Aborting the storm and rains

Rao Bahadur Moreshwar Pradhan and his family had come to Shirdi to visit Sai. The day there were slated to leave, there were high stormy winds in the air and it started pouring heavily. Rao was alarmed and dismayed. Sai Baba looked at the heavens and prayed, "Merciful Allah, stop the rains, else my children will not be able to head home safely!" The storm immediately abated, letting Rao undertake his journey and reach home safe and sound. 

Creating water supply in  a dry well

Sai Baba had planned on celebrated the Rama Navami festival in a big way, letting the villagers have a big mela (fair) marking the event. The problem, though, was the existing water supply would not be enough for everyone. Baba pointed to an old, dried up well, gave them a plate containing some flowers, prasad and some alms he had received that morning and asked them to drop it in the well. The minute they had done so, pure, sparkling water rose from the well and filled it to capacity!

The Godavari flows from Sai's divine Feet!

One of Sai Baba's top followers, Das Ganu, had expressed a desire to his master to go visit a place called Singba situated on the banks of the Godavari river. Baba, though, had told him several times that Ganu would seek the Godavari right at his (Baba's) feet. But Das Ganu did not have enough faith to believe what Sai said. He then asked Ganu to place his palms at his (Sai's) feet. As he did so, Ganu was amazed to see water flowing out of his master's feet and filling his palms with it. Humbled, he bowed down at Baba's feet, sprinkled some of the tirtha (holy water) on his head and distributed it among the rest of the villagers. 

Sai stirs food with his hands

There were many instances when villagers were witness to an awe-inspiring sight. Baba would be preparing food in the masjid and he would be stirring the concoction not with a ladle, but with his own bare hands!

Sai attains Samadhi

Sai Baba - The Divine Fakir - Book
Sai Baba - The Divine Fakir - Book

Sai Baba's story spread far and wide and he had devotees coming to him from all over India. On October 15, 1918, Sai decided to attain Mahasamadhi. At precisely 2:30pm, he lay on the lap of one of his devotees and left his mortal body. He hardly had any possessions with him and died just as he had lived - like a true fakir. In accordance with his wish, he was buried at "Buty Wada". There is a temple built at that very spot, commonly referred to as the Samadhi Mandir.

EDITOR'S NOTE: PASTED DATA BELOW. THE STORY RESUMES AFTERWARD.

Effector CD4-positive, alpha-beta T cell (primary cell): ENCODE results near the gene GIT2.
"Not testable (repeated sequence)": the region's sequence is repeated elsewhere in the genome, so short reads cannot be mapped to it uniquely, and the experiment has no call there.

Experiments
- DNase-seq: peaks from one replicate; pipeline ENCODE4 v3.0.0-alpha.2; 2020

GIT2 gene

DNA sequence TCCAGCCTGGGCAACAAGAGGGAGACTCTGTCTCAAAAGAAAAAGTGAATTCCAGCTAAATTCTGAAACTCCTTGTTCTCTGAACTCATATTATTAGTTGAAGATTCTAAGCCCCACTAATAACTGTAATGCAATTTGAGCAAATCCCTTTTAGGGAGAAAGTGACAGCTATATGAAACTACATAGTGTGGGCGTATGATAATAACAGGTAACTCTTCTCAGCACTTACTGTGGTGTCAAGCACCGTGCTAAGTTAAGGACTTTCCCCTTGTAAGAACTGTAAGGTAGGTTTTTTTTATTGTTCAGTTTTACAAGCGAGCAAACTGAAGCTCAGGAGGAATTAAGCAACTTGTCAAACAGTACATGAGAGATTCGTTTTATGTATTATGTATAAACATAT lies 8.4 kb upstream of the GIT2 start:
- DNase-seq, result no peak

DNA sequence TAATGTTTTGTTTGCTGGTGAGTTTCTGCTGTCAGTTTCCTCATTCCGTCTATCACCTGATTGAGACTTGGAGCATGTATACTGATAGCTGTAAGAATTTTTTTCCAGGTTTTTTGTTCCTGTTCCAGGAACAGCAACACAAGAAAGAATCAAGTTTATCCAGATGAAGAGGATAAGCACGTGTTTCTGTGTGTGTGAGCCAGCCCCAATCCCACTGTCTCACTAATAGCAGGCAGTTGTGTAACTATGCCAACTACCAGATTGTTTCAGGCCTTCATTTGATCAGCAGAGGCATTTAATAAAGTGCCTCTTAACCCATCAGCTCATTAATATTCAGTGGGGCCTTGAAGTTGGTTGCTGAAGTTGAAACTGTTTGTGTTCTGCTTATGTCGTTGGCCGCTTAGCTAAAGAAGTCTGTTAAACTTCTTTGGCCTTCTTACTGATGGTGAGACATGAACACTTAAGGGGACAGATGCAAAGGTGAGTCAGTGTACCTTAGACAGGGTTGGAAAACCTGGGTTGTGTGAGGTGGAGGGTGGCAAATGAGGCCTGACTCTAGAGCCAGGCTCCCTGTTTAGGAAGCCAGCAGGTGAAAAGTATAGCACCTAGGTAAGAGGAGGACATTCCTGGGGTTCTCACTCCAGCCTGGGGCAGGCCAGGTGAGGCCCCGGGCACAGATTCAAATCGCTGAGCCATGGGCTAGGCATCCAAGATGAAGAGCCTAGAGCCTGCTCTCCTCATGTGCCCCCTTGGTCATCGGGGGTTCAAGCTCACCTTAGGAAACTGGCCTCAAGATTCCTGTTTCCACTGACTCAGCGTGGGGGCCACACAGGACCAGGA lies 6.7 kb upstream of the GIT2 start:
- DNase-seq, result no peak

Sai Baba's teachings

Sai Baba maintained no written records of his teachings. His teachings consisted of short, pithy sayings, sometimes even vague, cryptic messages that would be difficult to decode and grasp fully. He would ask for money from the devotees, which he would later give away to the poor and needy. Many devotees saw this as Sai's act to rid the devotees of their attachment to the material world. Baba encouraged acts of charity and advised all his devotees to be generous while helping people in need. He asked them to offer food to the hungry and clothing to those who could not afford to buy them. 

Yet another of Sai Baba's favorite sayings was, "Why fear when I am here". To this day, Baba's devotees believe that they are always protected from sin and external dangers as long as they remain to have Shraddha and Saburi in him and his doings!

Shirdi Sai Baba - Poster
Shirdi Sai Baba - Poster


Shirdi today

Sai Baba had promised that he would continue to live, bless his devotees and protect them even after he had left this mortal world. He had also said that he would guide one and all who took refuge in him and that no one would ever leave Shirdi empty-handed or in distress. Devotees from all over the world, from a multitude of faiths and religions, including Hindus, Muslims, Sikhs, Christians and Zoroastrians, still throng Shirdi to date, with full faith and devotion in Baba. Homi Bhabha and Nana Palkhivala were prominent Shirdi Sai devotees, who averred that Sai Baba was the only non-Zoroastrian who commanded so much influence over Zoroastrians.

The Shri Saibaba Sansthan Trust, which is based at Shirdi, is most active and conducts daily aartis with full fervor and devotion. It is said that these rituals are carried out by the descendants of the very families that took care of Sai when he was physically present at Shirdi. Tens of thousands of pilgrims pour into Shirdi each day to offer their love and devotion to the holy saint-seer. 

The global Shirdi Sai movement 

The Shirdi Sai movement has now spread across many countries of the world, such as the United States of America, the Carribean, Australia, Malaysia, Singapore and many other sub-continents of the world. 

Conclusion of Part 1

With this, we end the first of our two-part series on the Great Saints and Sages in India. We promise to bring you yet some more interesting stories and anecdotes in our second section.

Our Youtube video collection
Click here for discounts
I received my items yesterday and I am very pleased with my purchase. Thank you again.
- Paul
I want to say that you really have a verny great webshop with several great and beautiful roducts.
- koushihan Radhakrihsnan
I received my first order from you yesterday - a really lovely saree, and the blouse was perfect...
- Cynthia Harris
what a wonderful site! Thank you.
- Pushpa Naresh
My package arrived today containing the incense burner and malas that I ordered. I am very...
- Peter Bindon
Discounts Galore